Please use this identifier to cite or link to this item:
Title: The Yawuru language of West Kimberley: a meaning-based description
Authors: Hosokawa, K.
Keywords: Yawuru - Grammar
Nyulnyulan Languages
Australian Languages
Issue Date: 1991
Publisher: The Australian National University
Abstract: The present study is a descriptive monograph of the language spoken by Yawuru Aborigines of north-west Australia. The Yawuru language is genetically classified as a member of the Nyulnyulan family. Morphologically it is counted among the so-called "prefixing languages" and has a highly complicated inflexional morphology of verbs, whereas word ordering is remarkably flexible. In terms of syntactic typology, Yawuru is an ergative language which, however, reveals an accusative-type verb agreement System. The practical orthography for the Yawuru language employed in this monograph is allophonic (i.e. slightly over-differentiating) rather than purely phonemic. Reasons for using such a spelling System are stated in Chapter 3. Throughout the description, considerable weight is laid on elucidating semantic aspects of the morphology and syntax of the language rather than merely presenting forms and their combinations. A meaningwise approach is central to this description, particularly in the treatment of verbal and pronominal morphology (Chapters 4 and 7). Also semantically-oriented are accounts of preverbs (Chapter 5), case marking (Chapter 6), adverbs (Chapter 8), reduplication (Chapter 9) and syntactic construction patterns (Chapter 10). A large number of sentential examples, more often context-bound than not, will be cited in order to substantiate the points of discussion. Unless otherwise noted, all the sample sentences are taken from native Speakers' natural spontaneous utterances. Comparative linguistics is outside the scope of this study, although several important facts are pointed out in footnotes.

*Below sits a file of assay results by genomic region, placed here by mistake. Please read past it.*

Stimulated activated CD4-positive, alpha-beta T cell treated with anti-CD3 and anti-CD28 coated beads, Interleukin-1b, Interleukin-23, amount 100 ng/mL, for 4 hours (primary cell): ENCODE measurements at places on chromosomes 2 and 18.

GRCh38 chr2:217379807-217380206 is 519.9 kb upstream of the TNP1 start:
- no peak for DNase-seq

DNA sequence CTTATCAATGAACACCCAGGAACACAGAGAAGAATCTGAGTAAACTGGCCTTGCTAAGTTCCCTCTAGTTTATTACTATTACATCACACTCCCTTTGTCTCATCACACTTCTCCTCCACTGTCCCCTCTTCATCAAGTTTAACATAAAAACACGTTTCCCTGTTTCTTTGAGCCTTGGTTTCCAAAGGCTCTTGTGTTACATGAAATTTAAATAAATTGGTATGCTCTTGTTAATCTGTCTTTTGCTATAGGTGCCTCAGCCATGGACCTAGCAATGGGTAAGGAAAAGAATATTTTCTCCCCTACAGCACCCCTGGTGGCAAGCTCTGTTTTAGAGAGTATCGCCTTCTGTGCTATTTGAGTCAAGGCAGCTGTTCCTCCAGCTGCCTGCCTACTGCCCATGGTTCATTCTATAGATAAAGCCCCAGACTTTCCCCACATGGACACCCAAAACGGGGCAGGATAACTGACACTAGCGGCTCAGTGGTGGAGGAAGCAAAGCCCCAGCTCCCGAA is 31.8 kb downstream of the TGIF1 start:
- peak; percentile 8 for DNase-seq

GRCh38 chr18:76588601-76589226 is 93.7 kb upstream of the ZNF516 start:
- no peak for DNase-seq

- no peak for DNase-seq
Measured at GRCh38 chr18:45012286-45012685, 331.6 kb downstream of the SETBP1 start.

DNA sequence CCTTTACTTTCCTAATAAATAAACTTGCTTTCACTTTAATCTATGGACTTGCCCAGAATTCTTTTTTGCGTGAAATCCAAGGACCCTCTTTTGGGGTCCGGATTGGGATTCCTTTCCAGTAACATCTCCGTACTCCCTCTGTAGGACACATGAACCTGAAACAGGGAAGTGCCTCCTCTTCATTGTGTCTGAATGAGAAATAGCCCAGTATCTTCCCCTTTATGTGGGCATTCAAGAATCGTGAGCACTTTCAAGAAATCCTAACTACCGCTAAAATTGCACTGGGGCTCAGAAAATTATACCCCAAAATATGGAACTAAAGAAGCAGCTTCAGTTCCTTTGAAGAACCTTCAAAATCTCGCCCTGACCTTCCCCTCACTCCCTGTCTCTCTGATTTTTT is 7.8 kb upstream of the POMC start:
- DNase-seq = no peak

Appears in Collections:Grammars (restricted access)

Files in This Item:
File Description SizeFormat 
Hosokawa.pdf8.5 MBAdobe PDFView/Open    Request a copy

Items in DSpace are protected by copyright, with all rights reserved, unless otherwise indicated.